Nonfarm payroll employment increased in 41 states and the District of Columbia in April compared to the previous month while eight states lost jobs. North Dakota remained unchanged. According to the Bureau of Labor Statistics, nationwide total nonfarm payroll employment increased by 428,000 in April, following a gain of 428,000 jobs in March.
On a month-over-month basis, employment data was strong in Texas, which added 62,800 jobs, followed by Florida (+58,600) and California (+41,400). Eight states lost a total of 11,400 jobs. In percentage terms, employment in New Hampshire increased by 1.0% while Missouri reported a 0.2% decline between March and April.
Year-over-year ending in April, 6.6 million jobs have been recovered, marking the economic rebound from the COVID-19 pandemic induced recession. All the states and District of Columbia added jobs compared to a year ago. The range of job gains spanned 925,200 jobs in California to 6,700 jobs added in Vermont. In percentage terms, Nevada reported the highest increase by 8.0%, while Kansas increased by 1.7% compared to a year ago.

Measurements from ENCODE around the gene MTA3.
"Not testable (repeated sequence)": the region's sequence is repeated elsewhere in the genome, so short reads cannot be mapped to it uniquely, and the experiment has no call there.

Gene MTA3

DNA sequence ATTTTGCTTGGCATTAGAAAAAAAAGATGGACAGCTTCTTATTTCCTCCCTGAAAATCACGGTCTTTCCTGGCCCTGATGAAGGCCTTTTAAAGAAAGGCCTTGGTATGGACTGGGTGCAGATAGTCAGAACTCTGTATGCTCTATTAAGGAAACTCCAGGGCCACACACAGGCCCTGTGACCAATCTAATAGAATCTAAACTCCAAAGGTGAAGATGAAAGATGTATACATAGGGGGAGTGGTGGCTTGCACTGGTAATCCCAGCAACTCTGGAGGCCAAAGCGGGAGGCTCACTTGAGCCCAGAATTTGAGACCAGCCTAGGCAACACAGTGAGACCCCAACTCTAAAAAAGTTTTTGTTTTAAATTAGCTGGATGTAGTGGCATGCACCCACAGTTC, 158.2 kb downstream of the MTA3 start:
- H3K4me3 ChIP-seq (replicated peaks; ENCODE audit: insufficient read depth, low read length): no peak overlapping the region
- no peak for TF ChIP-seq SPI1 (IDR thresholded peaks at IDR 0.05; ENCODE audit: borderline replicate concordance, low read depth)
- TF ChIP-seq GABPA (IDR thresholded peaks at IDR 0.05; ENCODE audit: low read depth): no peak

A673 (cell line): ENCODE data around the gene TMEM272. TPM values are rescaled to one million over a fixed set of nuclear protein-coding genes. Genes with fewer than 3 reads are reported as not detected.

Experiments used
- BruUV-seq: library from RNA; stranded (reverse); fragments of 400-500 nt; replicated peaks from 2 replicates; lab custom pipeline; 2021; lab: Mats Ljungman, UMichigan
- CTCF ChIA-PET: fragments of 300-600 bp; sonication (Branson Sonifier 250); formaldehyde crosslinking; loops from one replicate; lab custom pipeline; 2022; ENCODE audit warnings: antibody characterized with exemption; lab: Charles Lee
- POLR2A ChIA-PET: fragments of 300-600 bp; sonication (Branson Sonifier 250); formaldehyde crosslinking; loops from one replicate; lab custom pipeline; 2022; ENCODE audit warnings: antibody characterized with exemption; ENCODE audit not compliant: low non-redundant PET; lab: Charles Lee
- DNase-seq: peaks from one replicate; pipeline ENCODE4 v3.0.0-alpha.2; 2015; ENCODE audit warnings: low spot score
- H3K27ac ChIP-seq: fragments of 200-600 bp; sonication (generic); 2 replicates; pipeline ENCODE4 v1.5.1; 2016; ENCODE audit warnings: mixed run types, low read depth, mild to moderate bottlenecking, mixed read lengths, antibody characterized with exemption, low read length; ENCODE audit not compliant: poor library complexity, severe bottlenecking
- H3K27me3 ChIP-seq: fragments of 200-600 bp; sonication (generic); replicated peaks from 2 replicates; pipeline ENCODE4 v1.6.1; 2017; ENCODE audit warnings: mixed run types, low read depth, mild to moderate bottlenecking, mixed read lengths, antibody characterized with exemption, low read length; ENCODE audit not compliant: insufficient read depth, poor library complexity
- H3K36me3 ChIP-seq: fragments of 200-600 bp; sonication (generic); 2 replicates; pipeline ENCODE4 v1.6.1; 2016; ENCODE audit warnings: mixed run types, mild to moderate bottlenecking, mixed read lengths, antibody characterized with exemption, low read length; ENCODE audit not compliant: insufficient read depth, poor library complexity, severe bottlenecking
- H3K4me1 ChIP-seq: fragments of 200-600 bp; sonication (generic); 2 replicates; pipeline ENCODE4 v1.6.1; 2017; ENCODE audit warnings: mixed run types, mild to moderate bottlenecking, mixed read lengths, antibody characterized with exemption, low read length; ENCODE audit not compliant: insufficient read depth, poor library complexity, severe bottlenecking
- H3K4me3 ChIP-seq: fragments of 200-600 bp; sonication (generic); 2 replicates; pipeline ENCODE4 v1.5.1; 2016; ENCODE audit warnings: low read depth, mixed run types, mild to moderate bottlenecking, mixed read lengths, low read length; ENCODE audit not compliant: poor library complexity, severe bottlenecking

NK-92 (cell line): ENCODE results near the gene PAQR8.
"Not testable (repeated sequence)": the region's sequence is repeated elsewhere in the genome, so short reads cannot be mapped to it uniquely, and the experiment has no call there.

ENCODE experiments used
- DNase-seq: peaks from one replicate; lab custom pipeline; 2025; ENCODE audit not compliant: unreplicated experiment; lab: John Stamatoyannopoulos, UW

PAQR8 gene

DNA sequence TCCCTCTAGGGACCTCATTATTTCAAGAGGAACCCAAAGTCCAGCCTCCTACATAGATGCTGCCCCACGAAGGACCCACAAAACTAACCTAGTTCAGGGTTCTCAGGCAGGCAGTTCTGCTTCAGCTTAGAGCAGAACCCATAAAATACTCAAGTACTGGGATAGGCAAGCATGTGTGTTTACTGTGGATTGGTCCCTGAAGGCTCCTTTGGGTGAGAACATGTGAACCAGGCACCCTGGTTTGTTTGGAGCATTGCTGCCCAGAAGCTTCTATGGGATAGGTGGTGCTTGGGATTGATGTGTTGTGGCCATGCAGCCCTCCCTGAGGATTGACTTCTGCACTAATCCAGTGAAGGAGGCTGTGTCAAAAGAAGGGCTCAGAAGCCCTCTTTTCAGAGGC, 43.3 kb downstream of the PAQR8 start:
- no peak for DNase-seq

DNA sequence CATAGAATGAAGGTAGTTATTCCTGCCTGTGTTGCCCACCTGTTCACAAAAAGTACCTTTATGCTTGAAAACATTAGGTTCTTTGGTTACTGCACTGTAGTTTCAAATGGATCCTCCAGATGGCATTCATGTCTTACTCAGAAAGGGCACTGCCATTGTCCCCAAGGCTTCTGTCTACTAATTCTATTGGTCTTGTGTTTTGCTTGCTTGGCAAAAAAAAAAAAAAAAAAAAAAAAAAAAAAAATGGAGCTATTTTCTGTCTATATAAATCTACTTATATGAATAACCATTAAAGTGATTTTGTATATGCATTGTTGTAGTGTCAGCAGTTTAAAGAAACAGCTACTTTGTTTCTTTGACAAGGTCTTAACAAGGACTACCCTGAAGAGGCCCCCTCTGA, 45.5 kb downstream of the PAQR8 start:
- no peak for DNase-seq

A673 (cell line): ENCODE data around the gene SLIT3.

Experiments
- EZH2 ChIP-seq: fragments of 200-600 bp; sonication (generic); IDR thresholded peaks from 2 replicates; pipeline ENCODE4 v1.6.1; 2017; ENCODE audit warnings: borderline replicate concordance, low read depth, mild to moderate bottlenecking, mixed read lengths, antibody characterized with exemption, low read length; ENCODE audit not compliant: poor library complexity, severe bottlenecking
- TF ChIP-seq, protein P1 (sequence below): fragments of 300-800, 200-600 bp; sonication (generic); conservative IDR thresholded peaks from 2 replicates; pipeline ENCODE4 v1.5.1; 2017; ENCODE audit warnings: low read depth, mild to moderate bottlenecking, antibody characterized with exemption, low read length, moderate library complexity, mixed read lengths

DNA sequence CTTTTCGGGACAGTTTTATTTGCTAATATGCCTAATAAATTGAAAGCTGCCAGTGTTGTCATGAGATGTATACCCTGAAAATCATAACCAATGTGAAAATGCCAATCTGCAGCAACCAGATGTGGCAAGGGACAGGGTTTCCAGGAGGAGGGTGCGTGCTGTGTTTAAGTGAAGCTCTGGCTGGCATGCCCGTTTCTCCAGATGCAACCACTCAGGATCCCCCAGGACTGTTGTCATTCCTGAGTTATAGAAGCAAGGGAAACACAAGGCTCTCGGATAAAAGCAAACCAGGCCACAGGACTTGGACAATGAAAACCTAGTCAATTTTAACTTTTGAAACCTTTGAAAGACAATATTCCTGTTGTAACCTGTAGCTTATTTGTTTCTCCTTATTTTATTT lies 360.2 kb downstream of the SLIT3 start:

Across the 48 states which reported construction sector jobs data—which includes both residential as well as non-residential construction— 26 states reported an increase in April compared to March, while 20 lost construction sector jobs. Alaska and Rhode Island reported no change. Florida added 4,300 construction jobs while California lost 13,200 jobs. Overall, the construction industry added a net 2,000 jobs in April compared to the previous month. In percentage terms, South Dakota increased by 1.5% while Arkansas reported a decline of 2.7% between March and April.
Year-over-year, construction sector jobs in the U.S. increased by 235,000, which is a 3.2% increase compared to the April 2021 level. Texas added 36,600 jobs, which was the largest gain of any state, while Pennsylvania, lost 2,500 construction sector jobs. In percentage terms, Wyoming had the highest annual growth rate in the construction sector by 11.5%. Over this period, Kentucky reported a decline of 2.8%.
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